We bid farewell to our crew and disembark the mighty Ioffe.
With some time to spare before heading to the airport we explored this town known for its ice-capped mountains and tundra valleys, home to caribou and Arctic foxes. We learnt of the ancient Thule people and the lives of the Inuit. What an incredible journey…..a trip we will always hold close to our hearts!
Today we sail across the mouth of Frobisher Bay and hit the coast of Baffin Island. Steep sided outcrop….we zodiac into the Charles Francis Hall Bay to try our luck sighting more polar bears and walrus. No such luck, however we did find these beautiful chunks of iceberg resting on the shore and floating through the bay. Tonight we sail to Iqaluit where we will finish our sailing!
TODAY was an exceptional highlight!
We reached the Button Islands which are in the middle of an upwelling of nutrients on the edge of the continental shelf. This action makes it a magnet for thousands of seabirds, seals and POLAR BEARS! One of our coldest days yet…this fact was soon forgotten when we experienced this incredible polar bear encounter during standing hibernation…just breathtaking! With over 9 sightings in the area, this guy really was something special. Probably only weeks off the ice, he was healthy and strong……..such an amazing marine mammal!
Well acquainted to ship life now…we spend a full day in the mountains on zodiacs exploring this rugged coastline. Nachvak Fjord is exceptionally beautiful, the rocky walls soar almost 900 metres.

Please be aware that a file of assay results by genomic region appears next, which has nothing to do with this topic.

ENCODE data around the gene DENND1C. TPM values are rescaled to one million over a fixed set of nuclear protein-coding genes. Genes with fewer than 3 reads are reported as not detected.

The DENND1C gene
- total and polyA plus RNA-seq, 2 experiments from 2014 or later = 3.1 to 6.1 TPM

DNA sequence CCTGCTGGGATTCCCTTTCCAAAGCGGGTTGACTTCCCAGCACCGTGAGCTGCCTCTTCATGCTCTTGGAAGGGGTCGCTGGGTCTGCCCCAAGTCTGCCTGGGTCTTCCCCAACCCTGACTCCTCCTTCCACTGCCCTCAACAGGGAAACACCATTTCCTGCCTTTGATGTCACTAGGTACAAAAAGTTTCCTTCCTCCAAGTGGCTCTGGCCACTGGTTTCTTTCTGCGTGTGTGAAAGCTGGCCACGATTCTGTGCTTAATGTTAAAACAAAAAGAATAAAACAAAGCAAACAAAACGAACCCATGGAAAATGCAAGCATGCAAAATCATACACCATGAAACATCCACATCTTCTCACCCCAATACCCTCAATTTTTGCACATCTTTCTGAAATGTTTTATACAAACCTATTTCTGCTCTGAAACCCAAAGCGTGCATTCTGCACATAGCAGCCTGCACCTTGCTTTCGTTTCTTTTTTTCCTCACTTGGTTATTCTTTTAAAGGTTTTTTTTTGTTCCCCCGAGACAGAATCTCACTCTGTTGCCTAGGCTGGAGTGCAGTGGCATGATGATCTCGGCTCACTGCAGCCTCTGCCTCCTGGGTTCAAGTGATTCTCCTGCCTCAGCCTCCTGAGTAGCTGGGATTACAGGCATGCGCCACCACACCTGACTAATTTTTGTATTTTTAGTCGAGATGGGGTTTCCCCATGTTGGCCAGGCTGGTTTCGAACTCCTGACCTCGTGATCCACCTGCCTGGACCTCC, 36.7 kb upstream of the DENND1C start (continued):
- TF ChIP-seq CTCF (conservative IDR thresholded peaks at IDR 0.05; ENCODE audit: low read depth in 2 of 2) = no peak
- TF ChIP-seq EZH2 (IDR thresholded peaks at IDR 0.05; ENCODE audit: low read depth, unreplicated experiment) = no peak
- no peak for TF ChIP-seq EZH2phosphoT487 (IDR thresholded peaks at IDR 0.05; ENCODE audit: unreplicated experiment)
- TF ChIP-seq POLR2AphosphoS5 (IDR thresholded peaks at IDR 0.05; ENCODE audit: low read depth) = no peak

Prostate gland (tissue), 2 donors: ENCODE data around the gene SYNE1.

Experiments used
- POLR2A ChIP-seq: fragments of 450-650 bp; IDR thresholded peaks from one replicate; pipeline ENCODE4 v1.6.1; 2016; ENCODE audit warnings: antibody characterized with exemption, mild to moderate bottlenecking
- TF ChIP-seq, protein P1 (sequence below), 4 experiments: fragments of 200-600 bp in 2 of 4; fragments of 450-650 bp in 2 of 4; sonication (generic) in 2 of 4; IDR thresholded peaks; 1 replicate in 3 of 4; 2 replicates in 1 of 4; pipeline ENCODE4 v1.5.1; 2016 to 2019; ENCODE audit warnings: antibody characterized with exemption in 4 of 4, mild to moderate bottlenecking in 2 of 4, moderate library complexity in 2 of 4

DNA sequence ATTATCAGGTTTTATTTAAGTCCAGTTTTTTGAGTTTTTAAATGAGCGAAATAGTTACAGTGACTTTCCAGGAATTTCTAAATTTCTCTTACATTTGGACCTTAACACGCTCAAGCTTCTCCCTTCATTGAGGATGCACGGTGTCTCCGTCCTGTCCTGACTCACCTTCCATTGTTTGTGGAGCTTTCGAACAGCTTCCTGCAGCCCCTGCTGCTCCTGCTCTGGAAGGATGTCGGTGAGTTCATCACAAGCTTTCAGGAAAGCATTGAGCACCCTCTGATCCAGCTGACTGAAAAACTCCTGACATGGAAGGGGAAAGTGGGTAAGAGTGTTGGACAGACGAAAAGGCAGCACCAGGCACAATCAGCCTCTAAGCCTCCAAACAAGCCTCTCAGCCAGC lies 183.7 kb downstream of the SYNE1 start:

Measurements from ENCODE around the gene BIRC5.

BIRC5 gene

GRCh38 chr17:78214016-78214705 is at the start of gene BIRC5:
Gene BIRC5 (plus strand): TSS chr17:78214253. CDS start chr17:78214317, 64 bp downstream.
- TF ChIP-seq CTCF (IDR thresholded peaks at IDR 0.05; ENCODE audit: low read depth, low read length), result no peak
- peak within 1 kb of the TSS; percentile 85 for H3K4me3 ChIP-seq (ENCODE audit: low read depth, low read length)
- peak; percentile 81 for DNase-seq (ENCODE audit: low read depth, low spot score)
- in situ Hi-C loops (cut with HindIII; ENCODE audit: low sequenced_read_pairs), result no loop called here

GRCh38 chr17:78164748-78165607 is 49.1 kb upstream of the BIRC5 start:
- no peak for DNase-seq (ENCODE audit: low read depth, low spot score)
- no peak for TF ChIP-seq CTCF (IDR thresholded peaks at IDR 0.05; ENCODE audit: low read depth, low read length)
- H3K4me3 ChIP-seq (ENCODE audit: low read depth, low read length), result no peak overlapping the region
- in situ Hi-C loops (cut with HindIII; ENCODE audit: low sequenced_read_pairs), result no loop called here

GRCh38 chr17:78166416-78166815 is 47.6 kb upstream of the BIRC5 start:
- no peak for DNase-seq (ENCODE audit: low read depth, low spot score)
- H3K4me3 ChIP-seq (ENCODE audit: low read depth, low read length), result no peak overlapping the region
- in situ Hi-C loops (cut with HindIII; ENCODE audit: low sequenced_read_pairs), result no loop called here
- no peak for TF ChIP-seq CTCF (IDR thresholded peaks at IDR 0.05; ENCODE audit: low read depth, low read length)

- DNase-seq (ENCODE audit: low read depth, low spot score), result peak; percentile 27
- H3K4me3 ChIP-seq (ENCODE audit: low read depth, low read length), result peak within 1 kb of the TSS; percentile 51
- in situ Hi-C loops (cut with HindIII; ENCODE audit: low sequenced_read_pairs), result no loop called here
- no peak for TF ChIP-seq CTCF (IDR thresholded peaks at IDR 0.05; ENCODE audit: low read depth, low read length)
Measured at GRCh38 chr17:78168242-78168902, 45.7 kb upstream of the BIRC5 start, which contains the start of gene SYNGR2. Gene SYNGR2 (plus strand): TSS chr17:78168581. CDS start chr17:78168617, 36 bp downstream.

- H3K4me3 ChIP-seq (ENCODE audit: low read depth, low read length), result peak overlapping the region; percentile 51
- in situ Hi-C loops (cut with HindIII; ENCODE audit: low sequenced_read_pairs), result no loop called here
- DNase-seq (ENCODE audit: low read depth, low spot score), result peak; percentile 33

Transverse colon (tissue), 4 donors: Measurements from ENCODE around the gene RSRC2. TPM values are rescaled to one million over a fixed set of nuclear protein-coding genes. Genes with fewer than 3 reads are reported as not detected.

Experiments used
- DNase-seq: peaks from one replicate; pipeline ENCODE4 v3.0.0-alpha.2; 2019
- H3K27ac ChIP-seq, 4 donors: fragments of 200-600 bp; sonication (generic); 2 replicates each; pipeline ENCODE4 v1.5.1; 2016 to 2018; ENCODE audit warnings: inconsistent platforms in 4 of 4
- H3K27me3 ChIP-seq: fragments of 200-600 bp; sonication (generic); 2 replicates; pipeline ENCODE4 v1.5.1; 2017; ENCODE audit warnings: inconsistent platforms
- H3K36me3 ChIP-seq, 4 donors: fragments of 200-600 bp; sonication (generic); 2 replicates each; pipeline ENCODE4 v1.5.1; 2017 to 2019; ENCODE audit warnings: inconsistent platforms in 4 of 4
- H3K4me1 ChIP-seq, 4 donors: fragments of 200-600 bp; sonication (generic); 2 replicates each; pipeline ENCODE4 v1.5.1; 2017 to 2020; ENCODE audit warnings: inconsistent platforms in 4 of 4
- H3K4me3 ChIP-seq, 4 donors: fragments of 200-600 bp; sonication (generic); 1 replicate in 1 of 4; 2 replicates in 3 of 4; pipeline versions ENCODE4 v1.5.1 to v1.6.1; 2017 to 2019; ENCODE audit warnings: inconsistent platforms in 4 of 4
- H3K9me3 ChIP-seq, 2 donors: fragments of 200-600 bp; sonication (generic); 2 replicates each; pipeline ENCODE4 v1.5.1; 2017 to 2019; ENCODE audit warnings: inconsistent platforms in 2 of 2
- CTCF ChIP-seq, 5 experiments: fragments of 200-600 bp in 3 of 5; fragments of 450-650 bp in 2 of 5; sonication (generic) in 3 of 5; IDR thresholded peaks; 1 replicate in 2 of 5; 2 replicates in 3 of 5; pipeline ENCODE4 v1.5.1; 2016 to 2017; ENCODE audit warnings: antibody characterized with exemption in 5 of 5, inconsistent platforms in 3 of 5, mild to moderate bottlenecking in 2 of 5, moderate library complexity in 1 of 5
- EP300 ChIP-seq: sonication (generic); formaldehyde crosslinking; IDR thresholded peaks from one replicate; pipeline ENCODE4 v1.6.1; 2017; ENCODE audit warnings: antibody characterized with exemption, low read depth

Minke whales took our breath away this morning with a curious swim encounter right under our Zodiac.
Polar bears, caribou and whales…what a way to start the morning as we approach the Majestic Fjords of the Incredible Torngat Mountains National Park. Photos cannot do these ancient glacier carved mountains justice. Our first glimpse of the park sailing in on the Ioffe, just breathtaking! The park was established in 2005 and covers almost 10,000 sq kilometers of Northern Labrador. You can understand why we were exploring such untouched land while hiking.
These mountains represent a very spiritual connection to the Inuit spirit world. Inuit continue to use this area for hunting and fishing and travel throughout the park during the year.
And to top the day off, we finished with a BBQ on the stern while watching the sun set behind us!
“Today was all about being cool! Temperatures have dropped and we hit the ice flow from Greenland. Icebergs galore! My first time up close with these beautiful, magnificent, ancient blocks of ice. What a sight!” – Karen
Combined with a day of history, we visited the town of Hebron. Once the northernmost settlement in Labrador. The Moravian missionaries established Hebron in the early 1830’s and the Germanic influence is clearly seen in the architecture. The mission was closed and the local Inuit families relocated in 1959. It is designated a National Historic Site and is considered one of the most historically significant mission-built structures in the entire province.
The ancient rocks of the Canadian Shield cradle the small coastal hamlet of Hopedale. We sailed through narrow channels around this remarkable geological feature, estimated to be up to 4-million-years-old, and saw our first iceberg!
Venturing ashore by zodiac we visited the Hopedale Moravian Mission – designated as a National Historic Site, built in 1782, and said to be the oldest building east of Quebec. We visited the local museum to gain deeper insight into Inuit culture and were able to see their incredible carvings and crafts.
It was cold and chilly but that didn’t stop us from getting to the gang way to visit beautiful Battle Harbor, marking our arrival in Labrador!
The location was one of the first British settlements on the east coast of the Americas and was an important gateway to the rich Labrador fisheries. We explored the restored fishing, whaling and commercial buildings found in this remote community. Taking in it’s breathtaking coastal views and colorful buildings.
Photo credit: Kevin Johnston & Karen Schulz